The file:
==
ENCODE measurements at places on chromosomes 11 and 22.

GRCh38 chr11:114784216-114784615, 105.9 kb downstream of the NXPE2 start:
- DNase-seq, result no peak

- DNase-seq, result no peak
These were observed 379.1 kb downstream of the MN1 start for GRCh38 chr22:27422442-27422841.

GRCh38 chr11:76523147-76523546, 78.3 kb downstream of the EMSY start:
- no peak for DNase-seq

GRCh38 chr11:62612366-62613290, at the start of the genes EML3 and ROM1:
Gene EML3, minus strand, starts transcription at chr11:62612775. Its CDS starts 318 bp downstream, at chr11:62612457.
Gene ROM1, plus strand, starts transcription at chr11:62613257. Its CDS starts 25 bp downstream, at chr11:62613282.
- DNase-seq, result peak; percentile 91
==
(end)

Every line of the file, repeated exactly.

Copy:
ENCODE measurements at places on chromosomes 11 and 22.

GRCh38 chr11:114784216-114784615, 105.9 kb downstream of the NXPE2 start:
- DNase-seq, result no peak

- DNase-seq, result no peak
These were observed 379.1 kb downstream of the MN1 start for GRCh38 chr22:27422442-27422841.

GRCh38 chr11:76523147-76523546, 78.3 kb downstream of the EMSY start:
- no peak for DNase-seq

GRCh38 chr11:62612366-62613290, at the start of the genes EML3 and ROM1:
Gene EML3, minus strand, starts transcription at chr11:62612775. Its CDS starts 318 bp downstream, at chr11:62612457.
Gene ROM1, plus strand, starts transcription at chr11:62613257. Its CDS starts 25 bp downstream, at chr11:62613282.
- DNase-seq, result peak; percentile 91